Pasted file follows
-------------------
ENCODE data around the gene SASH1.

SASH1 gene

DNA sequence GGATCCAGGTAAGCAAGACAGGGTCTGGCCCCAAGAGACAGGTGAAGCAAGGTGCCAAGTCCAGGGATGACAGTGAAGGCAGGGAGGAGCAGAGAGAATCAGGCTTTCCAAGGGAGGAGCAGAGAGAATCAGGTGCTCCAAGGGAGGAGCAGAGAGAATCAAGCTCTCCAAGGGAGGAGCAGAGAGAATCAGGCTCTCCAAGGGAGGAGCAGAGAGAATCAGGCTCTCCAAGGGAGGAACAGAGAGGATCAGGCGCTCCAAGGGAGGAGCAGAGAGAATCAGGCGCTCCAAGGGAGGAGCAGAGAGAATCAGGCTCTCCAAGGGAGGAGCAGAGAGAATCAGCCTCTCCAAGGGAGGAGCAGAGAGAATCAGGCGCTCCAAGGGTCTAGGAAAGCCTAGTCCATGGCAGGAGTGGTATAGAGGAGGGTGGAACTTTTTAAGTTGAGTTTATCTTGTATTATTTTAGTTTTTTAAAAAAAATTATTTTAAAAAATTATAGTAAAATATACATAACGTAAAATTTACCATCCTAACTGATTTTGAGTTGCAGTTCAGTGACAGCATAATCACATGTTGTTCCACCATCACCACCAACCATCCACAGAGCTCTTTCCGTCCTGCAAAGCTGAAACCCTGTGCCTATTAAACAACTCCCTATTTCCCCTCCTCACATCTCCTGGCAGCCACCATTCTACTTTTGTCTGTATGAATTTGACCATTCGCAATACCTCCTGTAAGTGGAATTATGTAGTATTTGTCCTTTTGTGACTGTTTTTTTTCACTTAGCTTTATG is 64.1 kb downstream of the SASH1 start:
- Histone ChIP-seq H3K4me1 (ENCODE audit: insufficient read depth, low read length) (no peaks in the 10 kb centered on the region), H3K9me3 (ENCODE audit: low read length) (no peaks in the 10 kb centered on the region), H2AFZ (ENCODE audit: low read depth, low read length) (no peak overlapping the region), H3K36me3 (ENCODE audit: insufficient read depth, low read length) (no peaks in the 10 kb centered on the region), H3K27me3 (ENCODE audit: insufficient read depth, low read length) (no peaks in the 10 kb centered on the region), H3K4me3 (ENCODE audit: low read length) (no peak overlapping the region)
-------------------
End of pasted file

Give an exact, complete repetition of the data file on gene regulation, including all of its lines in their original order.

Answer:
ENCODE data around the gene SASH1.

SASH1 gene

DNA sequence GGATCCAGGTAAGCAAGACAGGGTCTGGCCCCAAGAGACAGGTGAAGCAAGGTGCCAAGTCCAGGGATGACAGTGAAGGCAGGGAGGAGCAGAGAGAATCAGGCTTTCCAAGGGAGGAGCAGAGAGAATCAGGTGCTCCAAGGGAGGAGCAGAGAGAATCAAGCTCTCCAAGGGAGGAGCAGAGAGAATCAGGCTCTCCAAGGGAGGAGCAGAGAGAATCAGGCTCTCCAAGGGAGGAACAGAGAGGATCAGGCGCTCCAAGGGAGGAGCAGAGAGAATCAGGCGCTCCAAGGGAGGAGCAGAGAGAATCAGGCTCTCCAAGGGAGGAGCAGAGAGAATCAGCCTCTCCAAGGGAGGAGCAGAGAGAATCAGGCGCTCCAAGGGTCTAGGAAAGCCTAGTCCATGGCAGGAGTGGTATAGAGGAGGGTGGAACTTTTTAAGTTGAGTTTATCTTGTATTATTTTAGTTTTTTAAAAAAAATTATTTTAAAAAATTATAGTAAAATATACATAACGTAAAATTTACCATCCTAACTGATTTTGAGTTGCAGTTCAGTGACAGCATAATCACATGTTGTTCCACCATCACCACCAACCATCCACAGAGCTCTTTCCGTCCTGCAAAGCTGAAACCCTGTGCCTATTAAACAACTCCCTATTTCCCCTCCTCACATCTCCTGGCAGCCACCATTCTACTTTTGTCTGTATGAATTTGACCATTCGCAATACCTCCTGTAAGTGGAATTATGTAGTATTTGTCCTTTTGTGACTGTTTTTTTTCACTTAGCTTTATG is 64.1 kb downstream of the SASH1 start:
- Histone ChIP-seq H3K4me1 (ENCODE audit: insufficient read depth, low read length) (no peaks in the 10 kb centered on the region), H3K9me3 (ENCODE audit: low read length) (no peaks in the 10 kb centered on the region), H2AFZ (ENCODE audit: low read depth, low read length) (no peak overlapping the region), H3K36me3 (ENCODE audit: insufficient read depth, low read length) (no peaks in the 10 kb centered on the region), H3K27me3 (ENCODE audit: insufficient read depth, low read length) (no peaks in the 10 kb centered on the region), H3K4me3 (ENCODE audit: low read length) (no peak overlapping the region)